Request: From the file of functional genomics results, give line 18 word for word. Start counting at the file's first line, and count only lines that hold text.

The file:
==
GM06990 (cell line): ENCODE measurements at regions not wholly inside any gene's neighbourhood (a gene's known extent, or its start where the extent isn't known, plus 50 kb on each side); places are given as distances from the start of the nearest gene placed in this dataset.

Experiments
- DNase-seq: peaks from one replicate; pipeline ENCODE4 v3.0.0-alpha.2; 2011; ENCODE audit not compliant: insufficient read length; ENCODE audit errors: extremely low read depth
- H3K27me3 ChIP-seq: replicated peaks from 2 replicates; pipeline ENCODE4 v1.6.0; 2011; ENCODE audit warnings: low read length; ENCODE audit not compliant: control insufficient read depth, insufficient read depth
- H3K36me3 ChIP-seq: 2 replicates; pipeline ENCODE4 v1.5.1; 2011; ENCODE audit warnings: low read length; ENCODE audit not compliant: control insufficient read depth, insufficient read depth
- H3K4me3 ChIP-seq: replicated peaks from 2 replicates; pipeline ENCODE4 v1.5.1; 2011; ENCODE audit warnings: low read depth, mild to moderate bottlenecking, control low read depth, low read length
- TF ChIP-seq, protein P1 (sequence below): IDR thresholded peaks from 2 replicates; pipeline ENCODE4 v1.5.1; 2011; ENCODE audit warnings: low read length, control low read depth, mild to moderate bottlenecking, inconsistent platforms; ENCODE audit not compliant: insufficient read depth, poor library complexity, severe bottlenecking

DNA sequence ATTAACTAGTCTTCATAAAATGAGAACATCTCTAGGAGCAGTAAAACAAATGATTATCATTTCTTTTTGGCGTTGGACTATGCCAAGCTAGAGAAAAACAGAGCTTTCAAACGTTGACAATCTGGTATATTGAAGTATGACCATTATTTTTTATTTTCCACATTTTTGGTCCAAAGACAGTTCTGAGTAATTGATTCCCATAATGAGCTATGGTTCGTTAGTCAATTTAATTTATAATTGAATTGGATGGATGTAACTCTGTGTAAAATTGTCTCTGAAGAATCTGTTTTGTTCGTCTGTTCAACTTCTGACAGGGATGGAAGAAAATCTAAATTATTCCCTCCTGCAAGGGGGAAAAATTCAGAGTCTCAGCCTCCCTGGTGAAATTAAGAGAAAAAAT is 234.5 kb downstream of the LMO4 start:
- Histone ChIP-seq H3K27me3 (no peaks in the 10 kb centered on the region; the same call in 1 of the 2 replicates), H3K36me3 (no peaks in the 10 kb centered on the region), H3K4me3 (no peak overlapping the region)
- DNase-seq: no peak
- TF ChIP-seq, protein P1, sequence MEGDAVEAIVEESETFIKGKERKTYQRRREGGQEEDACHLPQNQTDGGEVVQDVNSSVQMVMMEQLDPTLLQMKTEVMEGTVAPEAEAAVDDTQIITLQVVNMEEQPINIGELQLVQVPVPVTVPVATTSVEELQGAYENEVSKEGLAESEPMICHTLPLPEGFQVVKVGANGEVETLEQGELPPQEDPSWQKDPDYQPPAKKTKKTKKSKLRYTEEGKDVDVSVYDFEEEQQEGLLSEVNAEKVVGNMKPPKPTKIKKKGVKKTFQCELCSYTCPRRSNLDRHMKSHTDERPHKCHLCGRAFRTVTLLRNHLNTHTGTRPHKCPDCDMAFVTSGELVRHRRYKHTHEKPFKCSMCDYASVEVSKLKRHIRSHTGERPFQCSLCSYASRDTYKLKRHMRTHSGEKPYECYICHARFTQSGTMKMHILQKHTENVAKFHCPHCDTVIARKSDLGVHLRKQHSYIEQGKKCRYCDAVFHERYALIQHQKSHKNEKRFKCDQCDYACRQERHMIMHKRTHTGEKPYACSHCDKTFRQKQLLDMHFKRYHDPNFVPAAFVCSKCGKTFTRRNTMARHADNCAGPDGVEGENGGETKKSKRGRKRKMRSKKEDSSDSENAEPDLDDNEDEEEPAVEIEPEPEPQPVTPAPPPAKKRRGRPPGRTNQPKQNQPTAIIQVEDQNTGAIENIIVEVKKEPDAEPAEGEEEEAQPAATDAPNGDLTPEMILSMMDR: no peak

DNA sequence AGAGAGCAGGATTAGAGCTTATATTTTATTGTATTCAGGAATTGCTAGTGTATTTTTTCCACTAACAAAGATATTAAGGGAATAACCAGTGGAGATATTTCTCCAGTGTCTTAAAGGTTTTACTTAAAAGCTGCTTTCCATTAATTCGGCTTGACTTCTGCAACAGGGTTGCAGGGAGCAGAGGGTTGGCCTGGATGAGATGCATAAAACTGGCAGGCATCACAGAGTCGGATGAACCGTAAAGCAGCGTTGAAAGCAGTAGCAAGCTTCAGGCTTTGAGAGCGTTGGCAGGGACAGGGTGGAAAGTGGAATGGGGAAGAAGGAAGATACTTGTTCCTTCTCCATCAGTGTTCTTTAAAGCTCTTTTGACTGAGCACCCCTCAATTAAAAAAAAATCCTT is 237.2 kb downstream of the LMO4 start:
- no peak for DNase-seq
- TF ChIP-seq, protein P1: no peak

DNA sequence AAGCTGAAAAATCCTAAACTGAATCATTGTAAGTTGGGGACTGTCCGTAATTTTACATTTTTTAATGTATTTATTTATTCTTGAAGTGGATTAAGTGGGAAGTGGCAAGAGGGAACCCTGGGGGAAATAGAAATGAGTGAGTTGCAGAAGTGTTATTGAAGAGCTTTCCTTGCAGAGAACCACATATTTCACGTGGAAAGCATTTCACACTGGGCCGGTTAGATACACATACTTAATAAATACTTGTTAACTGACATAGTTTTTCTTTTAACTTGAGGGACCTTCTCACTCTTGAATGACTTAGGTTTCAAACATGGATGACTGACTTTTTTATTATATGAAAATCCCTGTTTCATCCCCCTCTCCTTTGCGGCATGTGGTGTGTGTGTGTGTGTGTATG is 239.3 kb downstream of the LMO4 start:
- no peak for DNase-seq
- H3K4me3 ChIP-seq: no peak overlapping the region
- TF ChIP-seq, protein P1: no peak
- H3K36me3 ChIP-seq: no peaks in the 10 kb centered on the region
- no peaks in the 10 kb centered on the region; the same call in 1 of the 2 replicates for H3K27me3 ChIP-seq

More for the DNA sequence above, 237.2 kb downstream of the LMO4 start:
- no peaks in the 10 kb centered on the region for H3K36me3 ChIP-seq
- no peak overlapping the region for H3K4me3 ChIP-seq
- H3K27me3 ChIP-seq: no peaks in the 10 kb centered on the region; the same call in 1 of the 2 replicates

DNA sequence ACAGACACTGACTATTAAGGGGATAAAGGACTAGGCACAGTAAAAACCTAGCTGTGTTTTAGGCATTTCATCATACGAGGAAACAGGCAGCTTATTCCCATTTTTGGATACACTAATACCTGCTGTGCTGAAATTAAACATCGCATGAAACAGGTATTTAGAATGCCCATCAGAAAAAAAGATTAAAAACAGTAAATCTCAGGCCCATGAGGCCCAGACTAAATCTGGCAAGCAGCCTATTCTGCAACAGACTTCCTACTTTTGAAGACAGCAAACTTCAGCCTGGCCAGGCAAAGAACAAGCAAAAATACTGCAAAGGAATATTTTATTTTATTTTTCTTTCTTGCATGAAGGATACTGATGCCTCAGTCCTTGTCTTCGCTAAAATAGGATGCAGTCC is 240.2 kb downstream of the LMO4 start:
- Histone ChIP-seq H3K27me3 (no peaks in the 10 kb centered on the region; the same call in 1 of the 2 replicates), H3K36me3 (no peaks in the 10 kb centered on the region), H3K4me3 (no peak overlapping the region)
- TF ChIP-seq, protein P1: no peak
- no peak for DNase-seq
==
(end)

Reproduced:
- TF ChIP-seq, protein P1: no peak